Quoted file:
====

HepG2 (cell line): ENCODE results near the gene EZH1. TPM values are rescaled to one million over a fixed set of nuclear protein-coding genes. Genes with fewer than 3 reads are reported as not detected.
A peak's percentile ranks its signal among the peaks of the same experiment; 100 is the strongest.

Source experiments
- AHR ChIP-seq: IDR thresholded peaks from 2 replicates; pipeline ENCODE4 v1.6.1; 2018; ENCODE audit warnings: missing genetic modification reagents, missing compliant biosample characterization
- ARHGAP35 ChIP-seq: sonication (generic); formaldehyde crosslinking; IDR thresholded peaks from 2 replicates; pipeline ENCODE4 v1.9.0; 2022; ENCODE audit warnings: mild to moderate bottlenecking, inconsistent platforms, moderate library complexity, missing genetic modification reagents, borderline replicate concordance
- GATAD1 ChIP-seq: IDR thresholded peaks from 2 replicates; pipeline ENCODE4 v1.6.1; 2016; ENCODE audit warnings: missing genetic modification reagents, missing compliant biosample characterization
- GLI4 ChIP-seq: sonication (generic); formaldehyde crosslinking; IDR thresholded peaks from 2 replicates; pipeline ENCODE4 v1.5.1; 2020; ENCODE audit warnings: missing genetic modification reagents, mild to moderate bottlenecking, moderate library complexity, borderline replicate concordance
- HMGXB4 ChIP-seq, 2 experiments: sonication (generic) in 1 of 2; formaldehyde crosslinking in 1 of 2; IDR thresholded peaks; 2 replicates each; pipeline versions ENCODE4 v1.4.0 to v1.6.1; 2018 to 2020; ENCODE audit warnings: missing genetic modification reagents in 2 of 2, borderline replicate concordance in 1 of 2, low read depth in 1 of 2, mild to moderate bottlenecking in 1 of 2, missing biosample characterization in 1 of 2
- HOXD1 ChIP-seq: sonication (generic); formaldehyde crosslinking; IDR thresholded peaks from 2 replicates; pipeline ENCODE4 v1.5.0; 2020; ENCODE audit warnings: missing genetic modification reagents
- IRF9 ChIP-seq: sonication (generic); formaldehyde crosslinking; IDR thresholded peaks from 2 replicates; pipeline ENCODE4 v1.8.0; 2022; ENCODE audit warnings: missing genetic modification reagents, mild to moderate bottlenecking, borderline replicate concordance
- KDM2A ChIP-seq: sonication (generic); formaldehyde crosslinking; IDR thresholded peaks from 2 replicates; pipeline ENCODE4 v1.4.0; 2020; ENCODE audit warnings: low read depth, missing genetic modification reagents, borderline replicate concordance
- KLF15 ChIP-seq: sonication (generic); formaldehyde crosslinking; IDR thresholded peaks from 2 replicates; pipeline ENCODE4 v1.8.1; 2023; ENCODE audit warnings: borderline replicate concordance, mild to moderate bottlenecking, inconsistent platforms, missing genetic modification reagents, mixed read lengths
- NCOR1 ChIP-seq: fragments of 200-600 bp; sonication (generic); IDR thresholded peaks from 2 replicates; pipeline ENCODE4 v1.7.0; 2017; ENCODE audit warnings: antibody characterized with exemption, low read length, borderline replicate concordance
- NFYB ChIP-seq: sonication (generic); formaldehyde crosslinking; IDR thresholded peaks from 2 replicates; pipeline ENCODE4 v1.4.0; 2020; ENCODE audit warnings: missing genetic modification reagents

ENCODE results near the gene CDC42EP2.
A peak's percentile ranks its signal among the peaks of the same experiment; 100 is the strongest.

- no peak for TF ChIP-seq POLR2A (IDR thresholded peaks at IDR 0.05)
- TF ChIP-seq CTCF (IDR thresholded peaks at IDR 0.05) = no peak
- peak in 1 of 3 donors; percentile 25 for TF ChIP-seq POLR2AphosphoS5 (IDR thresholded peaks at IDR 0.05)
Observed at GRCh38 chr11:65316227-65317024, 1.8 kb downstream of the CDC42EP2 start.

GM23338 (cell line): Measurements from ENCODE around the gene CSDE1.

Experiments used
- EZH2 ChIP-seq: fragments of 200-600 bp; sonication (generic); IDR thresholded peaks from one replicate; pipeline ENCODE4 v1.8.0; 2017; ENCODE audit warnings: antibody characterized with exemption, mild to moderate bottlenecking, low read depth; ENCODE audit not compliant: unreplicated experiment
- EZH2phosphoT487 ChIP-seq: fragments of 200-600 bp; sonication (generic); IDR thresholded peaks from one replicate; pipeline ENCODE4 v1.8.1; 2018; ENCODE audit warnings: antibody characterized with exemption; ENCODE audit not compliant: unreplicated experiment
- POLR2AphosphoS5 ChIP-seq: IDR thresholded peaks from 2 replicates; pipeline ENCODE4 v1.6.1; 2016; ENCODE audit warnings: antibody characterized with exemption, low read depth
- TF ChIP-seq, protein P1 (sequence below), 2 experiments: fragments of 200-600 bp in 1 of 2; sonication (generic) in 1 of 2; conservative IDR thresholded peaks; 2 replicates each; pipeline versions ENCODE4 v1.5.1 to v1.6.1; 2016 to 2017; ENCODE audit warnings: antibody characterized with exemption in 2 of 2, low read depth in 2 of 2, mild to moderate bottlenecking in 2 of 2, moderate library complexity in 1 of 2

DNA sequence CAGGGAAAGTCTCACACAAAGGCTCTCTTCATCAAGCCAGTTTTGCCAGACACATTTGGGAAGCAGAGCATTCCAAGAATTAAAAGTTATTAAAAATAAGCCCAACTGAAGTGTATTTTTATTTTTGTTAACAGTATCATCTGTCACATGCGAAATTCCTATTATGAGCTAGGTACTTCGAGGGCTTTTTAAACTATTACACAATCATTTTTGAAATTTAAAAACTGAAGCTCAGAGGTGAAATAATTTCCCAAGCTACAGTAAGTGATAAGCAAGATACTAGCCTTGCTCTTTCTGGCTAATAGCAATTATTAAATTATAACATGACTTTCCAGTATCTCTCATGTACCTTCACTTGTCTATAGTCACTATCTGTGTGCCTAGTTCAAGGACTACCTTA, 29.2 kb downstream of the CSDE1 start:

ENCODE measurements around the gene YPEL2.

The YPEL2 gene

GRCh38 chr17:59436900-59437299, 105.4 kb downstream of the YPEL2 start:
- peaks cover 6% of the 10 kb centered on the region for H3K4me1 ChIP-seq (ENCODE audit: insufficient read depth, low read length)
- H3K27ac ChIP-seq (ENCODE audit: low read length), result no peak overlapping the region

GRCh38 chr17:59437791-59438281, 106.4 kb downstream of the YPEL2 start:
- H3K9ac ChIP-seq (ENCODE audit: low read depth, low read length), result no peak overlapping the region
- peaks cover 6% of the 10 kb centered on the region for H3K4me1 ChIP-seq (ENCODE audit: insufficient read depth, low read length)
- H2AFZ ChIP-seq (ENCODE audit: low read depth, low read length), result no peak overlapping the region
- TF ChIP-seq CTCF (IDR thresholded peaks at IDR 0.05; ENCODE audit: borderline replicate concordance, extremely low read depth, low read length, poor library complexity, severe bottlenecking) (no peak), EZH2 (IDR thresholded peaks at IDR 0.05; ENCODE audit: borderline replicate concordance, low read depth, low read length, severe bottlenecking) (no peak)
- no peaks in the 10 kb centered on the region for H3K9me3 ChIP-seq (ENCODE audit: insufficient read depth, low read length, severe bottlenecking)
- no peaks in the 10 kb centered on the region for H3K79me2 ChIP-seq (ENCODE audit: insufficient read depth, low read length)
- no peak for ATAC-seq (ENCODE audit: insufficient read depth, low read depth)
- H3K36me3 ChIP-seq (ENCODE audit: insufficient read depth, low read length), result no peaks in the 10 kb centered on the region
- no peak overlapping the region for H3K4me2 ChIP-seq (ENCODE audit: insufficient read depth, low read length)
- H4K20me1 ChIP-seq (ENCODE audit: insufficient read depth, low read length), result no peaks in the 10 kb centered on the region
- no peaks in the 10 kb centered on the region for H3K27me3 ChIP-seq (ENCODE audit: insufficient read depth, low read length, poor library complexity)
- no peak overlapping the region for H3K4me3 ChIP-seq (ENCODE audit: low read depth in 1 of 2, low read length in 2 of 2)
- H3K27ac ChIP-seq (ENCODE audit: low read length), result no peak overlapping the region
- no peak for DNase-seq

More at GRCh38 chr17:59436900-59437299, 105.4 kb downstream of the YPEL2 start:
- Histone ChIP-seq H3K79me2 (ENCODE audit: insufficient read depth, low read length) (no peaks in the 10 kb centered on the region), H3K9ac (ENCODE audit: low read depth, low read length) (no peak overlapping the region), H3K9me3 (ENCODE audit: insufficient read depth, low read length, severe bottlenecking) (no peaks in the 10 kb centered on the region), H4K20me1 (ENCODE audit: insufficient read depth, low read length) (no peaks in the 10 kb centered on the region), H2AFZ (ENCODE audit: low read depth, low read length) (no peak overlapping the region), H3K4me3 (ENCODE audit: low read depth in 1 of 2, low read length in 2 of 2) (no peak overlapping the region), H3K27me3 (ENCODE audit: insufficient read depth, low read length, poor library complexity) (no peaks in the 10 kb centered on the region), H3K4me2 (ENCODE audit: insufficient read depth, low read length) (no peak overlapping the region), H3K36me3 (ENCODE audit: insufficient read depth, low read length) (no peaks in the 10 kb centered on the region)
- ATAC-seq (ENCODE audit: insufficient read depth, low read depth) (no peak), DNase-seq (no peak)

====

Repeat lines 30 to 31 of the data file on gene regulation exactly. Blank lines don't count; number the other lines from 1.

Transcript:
GRCh38 chr17:59436900-59437299, 105.4 kb downstream of the YPEL2 start:
- peaks cover 6% of the 10 kb centered on the region for H3K4me1 ChIP-seq (ENCODE audit: insufficient read depth, low read length)